Shams Charania (@ShamsCharania)

First Round Winners: Pacers, Bulls, Raptors, Heat, Spurs, Rockets, Clippers, Thunder

Second Round Winners: Pacers, Heat. Spurs, Thunder

Conference Finals Winners: Heat, Thunder

Finals Winner: Thunder

Unseating the two-time reigning champions is difficult, but Oklahoma City has the likely MVP and a motivation that still permeates from its defeat in The Finals last season. The Heat's health also could be put into jeopardy this late into a fourth straight run to the championship series.

Jonathan Tjarks (@JonathanTjarks)

First Round Winners: Spurs, Thunder, Clippers, Rockets, Pacers, Heat, Raptors, Bulls

Second Round Winners: Spurs, Thunder, Pacers, Heat

Conference Finals: Thunder, Heat

Finals Winner: Heat

Miami still has the best player in the world and they've done a much better job of managing Wade's minutes in the regular season. Watch out for Greg Oden and Michael Beasley - I could see both playing a huge role at certain points in the playoffs. 

Daniel Leroux (@DannyLeroux)

First Round Winners: Spurs, Thunder, Clippers, Rockets, Pacers, Heat, Nets, Bulls

Second Round Winners: Spurs, Clippers, Pacers, Heat 

Conference Finals Winners: Spurs, Heat 

Finals Winner: Heat

This year is challenging because I feel the Spurs are the best team, but Miami has the twin benefits of being more likely to make the Finals due to a weaker conference and having the best player in the world will of course prove valuable should they make it. Health will be a major factor and it would make sense for it to hit the Heat due to their age but that does not trump their other advantages in my mind.

Andrew Perna (@Andrew_Perna)

First Round Winners: Pacers, Bulls, Nets, Heat, Spurs, Blazers, Clippers, Thunder

Second Round Winners: Pacers, Heat, Spurs, Thunder

Conference Finals Winners: Heat, Thunder

Finals Winner: Thunder

Durant will best LeBron as the league’s MVP and deal another blow by preventing the Heat from three-peating in June. Oklahoma City will have two of the best three players in the Finals, which will be the determining factor even if Miami has three of the top five.

Sam Yip (@SamYip_NBA)

First Round Winners: Pacers, Bulls, Nets, Heat, Spurs, Rockets, Clippers Thunder

Second Round Winners: Pacers, Heat, Spurs, Thunder

Conference Finals Winners: Heat, Spurs

Finals Winner: Spurs

Although Miami has been on top of the basketball world for two straight seasons, San Antonio's roster along with their improved bench will likely dethrone the defending champions. The Spurs were one Tim Duncan layup away from winning their first title since 2007 last season. The new 2-2-1-1-1 Finals format will give the Spurs an edge with their home court advantage.

Benjamin Cantor (@BenCantor_NBA)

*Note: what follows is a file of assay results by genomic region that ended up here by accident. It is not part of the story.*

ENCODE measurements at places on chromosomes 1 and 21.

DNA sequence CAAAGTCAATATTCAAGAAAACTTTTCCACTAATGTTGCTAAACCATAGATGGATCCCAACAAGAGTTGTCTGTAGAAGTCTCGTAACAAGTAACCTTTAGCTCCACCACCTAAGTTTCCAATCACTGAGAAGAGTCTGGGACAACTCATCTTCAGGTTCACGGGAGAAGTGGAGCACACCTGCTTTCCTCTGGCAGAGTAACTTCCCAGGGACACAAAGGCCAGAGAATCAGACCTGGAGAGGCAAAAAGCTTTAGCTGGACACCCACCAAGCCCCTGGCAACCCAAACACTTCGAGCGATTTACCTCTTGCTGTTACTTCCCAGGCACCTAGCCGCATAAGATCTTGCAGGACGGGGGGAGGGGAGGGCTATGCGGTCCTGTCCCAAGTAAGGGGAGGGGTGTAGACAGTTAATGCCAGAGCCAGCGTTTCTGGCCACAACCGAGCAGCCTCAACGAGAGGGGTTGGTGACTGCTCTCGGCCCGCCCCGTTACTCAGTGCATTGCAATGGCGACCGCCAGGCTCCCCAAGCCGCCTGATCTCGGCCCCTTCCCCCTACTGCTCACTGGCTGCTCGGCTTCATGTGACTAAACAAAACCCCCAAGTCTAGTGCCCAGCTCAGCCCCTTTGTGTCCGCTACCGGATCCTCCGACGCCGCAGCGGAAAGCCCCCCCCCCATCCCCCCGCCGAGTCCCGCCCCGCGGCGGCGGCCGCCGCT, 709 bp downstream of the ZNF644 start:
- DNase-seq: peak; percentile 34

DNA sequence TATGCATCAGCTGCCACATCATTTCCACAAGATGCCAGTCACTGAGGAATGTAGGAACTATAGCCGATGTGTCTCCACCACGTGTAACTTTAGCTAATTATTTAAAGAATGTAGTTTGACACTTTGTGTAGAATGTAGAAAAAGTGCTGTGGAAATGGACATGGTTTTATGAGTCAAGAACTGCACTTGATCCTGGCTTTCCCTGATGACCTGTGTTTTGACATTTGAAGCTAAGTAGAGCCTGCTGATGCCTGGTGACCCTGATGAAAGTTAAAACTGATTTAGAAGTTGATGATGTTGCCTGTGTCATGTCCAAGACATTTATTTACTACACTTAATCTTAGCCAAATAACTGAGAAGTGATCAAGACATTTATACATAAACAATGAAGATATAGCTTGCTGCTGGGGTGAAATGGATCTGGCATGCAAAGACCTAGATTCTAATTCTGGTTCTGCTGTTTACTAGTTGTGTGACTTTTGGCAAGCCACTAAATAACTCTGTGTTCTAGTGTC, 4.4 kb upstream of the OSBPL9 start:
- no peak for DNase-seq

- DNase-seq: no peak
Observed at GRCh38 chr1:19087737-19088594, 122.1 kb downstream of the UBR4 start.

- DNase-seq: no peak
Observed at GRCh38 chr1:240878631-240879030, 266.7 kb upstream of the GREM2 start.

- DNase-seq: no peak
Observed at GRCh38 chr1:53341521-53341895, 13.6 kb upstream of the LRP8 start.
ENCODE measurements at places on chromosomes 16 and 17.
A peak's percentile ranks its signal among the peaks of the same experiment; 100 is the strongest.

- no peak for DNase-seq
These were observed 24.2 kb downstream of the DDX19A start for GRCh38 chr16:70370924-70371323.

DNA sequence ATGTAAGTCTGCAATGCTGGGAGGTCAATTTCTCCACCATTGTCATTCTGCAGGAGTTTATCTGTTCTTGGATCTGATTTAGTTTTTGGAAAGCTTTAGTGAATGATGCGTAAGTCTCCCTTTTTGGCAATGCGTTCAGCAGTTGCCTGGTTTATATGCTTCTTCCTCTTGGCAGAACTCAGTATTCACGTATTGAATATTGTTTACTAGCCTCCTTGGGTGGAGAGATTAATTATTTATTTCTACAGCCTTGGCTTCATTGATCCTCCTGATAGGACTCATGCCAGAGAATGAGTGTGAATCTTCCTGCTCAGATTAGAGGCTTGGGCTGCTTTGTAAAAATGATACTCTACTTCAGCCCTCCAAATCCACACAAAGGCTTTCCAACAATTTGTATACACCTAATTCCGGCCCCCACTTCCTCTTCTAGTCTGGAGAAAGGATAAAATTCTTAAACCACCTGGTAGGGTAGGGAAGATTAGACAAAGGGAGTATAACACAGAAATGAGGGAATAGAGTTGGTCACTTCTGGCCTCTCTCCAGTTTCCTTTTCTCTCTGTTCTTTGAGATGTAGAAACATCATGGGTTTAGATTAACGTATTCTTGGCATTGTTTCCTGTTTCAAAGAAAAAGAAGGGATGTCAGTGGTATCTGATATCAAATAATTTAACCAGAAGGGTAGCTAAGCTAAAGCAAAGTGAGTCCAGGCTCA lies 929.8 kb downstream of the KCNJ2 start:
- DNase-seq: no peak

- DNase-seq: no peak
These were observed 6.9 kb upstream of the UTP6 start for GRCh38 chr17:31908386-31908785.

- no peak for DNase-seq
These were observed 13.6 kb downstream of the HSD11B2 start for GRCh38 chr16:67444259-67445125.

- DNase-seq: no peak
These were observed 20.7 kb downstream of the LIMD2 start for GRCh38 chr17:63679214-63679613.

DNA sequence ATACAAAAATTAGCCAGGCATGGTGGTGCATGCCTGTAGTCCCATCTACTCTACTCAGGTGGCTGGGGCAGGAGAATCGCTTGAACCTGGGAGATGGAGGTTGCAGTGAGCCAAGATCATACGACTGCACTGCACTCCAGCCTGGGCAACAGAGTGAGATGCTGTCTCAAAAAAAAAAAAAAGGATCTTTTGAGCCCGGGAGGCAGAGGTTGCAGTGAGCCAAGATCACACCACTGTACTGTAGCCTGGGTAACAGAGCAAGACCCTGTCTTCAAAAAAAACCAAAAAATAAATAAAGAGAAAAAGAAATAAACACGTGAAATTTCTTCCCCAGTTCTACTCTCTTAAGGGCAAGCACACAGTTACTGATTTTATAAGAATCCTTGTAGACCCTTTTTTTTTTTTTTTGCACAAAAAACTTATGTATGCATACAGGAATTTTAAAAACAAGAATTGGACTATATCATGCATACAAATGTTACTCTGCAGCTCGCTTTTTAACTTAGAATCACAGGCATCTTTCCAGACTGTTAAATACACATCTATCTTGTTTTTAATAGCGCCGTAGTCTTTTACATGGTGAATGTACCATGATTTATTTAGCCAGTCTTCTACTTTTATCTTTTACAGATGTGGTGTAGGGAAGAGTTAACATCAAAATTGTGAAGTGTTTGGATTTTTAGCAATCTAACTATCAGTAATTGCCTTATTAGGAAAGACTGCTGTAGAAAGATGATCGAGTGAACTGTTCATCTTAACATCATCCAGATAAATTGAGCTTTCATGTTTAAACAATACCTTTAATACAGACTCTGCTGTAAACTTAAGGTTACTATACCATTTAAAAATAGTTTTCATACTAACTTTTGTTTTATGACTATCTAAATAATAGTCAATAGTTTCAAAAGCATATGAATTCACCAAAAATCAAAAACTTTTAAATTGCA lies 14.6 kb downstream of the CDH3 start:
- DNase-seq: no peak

First Round Winners: Pacers, Heat, Nets, Bulls, Spurs, Thunder, Clippers, Rockets

Second Round Winners: Pacers, Heat, Spurs, Thunder

Conference Finals Winners: Heat, Spurs

Finals Winner: Spurs

Although the Thunder have given the Spurs trouble in the past, Popovich always seems to have a way to adjust to opponents who have beaten him in the past. Last year, many people thought the Grizzlies might give the Spurs trouble because of what happened in 2011, but Pop and the Spurs clearly showed they knew what adjustments to make when they swept Memphis in the conference finals. I think San Antonio's defense against Miami in last year's finals was outstanding and this year they'll have home court advantage in the finals. 

Dan Friederg (@danfriedberg)

First Round Winners: Pacers, Bulls, Nets, Heat, Spurs, Rockets, Clippers, Thunder

Second Round Winners: Pacers, Heat, Spurs, Thunder

Conference Finals Winners: Thunder, Heat

Finals Winner: Thunder

With LeBron and KD both at the peak of their powers, the role players will make the difference. Caron Butler, Jeremy Lamb, and an improving Reggie Jackson will tip the scales over an aging Ray Allen, a fragile and unproven Greg Oden, and an empty space where Mike Miller used to be. Durant will hoist his first championship trophy to go with his first MVP award, and the world shall rejoice.

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Defense Clicks Late, But Pacers Canít Recover

The Pacers were locked in defensively in the second half on Monday night, but it was too little too late as the Atlanta Hawks won 102-91 and evened the first round best-of-seven series at two games apiece.

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How Many Players Teams Acquire At Each Trade Deadline On Average

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YOLO Trades That Make Sense

Win-win trades that also make sense financially will become even more rare in the NBA's post-lockout era. Here are trades for the Lakers, Mavericks, Hawks, Blazers, Celtics, Nuggets and Spurs that make sense for all parties.

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While the drop-off from the Heat to the rest of the Eastern Conference is severe, the Lakers, Spurs and Thunder have quick company in the second and third tiers.

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This is the part of the offseason in which general managers fill out the very end of their roster. Would a name player at the very end of their career really make more sense than someone like Terrence Williams, DeAndre Liggins or Sundiata Gaines?

Leroux's 30-Team Offseason Review

The Nuggets, Lakers, Heat, 76ers and Nets were amongst the teams with great offseasons, while the Bucks, Magic, Suns, Knicks, Cavaliers and Bulls were in the bad column. Here's how all 30 teams have fared in the 2012 offseason.